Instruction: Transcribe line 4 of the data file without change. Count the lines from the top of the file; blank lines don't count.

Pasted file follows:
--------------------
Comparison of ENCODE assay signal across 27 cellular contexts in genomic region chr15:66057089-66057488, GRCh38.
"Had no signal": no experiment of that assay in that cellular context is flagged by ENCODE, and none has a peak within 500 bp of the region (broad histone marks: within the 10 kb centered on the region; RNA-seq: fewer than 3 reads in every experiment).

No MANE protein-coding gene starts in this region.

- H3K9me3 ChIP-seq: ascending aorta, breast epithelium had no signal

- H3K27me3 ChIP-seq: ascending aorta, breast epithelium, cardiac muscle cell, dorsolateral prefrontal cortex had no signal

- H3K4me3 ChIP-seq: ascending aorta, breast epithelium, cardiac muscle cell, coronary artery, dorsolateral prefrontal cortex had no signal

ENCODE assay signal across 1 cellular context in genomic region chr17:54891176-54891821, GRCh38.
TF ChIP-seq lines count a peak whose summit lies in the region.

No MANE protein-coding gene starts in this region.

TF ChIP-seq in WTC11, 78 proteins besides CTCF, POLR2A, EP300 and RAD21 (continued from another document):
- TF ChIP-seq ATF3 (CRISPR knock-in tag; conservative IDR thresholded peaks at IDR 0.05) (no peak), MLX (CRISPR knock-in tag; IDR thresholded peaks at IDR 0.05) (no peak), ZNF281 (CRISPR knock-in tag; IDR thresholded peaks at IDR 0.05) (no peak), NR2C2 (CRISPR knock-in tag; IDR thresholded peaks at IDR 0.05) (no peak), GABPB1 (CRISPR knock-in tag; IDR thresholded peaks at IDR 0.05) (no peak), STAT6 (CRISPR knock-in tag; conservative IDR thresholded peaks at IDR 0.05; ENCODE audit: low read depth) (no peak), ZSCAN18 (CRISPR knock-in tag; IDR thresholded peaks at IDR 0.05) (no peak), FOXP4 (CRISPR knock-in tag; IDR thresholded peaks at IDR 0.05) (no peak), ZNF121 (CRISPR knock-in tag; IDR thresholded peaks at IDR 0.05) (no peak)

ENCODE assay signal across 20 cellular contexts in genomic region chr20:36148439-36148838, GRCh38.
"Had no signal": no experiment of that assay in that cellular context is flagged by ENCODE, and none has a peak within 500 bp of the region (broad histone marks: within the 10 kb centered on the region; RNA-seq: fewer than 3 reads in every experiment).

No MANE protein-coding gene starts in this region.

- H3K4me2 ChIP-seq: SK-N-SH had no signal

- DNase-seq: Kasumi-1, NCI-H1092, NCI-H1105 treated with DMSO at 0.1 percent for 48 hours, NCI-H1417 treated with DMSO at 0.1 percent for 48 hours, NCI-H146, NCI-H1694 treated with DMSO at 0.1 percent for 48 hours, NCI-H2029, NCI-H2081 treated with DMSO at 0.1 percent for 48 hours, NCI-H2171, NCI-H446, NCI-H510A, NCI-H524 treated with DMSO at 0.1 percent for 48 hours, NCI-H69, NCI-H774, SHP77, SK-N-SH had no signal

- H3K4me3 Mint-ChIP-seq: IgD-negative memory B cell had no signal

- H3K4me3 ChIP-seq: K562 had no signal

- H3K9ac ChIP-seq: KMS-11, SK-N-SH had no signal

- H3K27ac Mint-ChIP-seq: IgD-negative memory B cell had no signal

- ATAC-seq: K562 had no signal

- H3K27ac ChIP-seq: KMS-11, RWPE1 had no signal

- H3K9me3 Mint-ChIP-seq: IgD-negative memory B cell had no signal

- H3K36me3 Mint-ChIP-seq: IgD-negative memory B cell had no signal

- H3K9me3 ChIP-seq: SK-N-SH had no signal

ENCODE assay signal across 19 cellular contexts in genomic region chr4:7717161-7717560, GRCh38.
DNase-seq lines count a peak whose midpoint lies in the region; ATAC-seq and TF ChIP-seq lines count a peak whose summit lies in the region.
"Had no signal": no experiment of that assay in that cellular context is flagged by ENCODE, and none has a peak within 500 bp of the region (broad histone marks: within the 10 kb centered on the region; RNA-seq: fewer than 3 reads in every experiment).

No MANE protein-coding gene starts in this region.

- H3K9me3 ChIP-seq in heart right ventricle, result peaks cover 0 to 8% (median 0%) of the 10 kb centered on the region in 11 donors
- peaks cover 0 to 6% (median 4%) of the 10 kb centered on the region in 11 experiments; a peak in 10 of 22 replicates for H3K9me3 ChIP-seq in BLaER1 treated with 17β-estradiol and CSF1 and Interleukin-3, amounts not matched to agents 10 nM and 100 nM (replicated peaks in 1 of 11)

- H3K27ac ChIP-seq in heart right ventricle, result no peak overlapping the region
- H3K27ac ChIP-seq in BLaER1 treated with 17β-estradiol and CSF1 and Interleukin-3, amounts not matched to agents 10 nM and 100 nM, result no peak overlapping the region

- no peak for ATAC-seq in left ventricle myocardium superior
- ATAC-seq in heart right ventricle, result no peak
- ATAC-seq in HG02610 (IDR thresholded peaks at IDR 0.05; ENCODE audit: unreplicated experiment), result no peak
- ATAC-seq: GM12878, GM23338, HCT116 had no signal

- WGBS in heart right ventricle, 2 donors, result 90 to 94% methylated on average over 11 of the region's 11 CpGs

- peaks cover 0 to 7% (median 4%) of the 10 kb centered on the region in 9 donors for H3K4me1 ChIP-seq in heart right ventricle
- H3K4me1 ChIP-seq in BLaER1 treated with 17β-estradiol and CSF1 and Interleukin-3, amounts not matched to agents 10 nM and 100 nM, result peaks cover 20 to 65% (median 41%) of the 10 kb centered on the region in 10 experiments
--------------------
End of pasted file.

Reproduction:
- H3K9me3 ChIP-seq: ascending aorta, breast epithelium had no signal